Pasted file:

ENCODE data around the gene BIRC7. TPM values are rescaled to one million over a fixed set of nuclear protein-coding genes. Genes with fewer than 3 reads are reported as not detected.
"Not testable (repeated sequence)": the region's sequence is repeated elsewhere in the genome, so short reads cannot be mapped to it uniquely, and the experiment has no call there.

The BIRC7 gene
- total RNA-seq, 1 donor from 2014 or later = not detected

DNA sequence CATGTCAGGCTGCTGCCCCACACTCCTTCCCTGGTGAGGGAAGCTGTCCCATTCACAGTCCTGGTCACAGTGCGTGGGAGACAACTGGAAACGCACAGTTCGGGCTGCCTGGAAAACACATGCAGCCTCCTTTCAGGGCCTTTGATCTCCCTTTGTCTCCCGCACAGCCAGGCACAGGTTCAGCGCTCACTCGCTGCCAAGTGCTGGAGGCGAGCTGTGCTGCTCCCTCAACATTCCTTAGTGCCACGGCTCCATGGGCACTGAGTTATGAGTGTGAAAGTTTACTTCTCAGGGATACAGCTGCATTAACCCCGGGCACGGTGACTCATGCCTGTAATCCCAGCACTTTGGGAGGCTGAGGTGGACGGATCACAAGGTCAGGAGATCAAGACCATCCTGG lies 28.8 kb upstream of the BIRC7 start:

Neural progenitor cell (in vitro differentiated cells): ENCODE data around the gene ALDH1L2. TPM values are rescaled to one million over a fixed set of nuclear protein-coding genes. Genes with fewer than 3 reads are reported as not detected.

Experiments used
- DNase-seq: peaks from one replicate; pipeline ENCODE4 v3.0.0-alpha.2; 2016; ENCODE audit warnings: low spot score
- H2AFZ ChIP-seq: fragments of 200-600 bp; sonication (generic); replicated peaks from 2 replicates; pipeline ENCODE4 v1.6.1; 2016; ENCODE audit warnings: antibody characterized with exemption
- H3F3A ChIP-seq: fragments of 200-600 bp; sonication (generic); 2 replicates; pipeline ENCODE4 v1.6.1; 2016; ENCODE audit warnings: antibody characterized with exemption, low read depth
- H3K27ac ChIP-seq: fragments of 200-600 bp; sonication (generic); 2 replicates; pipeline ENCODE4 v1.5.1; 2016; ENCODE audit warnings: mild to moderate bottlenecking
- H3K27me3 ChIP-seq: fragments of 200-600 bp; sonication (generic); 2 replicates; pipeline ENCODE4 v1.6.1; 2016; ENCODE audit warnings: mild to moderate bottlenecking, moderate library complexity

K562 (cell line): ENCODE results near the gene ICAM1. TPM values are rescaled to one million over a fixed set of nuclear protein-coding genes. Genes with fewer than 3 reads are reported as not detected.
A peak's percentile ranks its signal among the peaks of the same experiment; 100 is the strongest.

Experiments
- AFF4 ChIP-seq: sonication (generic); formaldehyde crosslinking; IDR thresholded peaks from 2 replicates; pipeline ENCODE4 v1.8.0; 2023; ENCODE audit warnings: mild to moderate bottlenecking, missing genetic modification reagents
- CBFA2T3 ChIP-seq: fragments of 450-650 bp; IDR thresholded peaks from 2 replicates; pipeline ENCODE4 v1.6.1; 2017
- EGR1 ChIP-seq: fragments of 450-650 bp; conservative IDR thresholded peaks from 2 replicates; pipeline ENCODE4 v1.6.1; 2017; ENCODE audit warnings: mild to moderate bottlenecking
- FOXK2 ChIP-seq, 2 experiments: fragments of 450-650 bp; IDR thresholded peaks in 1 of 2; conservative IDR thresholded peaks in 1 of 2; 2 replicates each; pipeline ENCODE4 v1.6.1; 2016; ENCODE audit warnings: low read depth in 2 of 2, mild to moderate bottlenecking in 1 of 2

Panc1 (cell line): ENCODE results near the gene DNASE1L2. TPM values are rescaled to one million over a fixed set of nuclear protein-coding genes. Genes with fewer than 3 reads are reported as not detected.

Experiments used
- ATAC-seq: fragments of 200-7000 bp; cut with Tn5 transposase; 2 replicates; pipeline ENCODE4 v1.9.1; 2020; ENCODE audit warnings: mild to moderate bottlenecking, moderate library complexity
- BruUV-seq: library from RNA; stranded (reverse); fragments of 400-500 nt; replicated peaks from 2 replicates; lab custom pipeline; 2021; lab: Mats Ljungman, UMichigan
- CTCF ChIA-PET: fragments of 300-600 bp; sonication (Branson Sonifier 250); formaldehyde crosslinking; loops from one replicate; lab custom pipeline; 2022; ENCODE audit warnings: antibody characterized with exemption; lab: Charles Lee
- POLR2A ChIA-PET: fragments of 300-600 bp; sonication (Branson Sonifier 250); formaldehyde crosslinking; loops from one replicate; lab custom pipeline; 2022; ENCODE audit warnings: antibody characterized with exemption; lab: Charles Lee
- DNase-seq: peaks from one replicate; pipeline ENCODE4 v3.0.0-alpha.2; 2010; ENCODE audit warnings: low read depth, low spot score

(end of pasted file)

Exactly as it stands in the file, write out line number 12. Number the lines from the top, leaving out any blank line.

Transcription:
- H3K27me3 ChIP-seq: fragments of 200-600 bp; sonication (generic); 2 replicates; pipeline ENCODE4 v1.6.1; 2016; ENCODE audit warnings: mild to moderate bottlenecking, moderate library complexity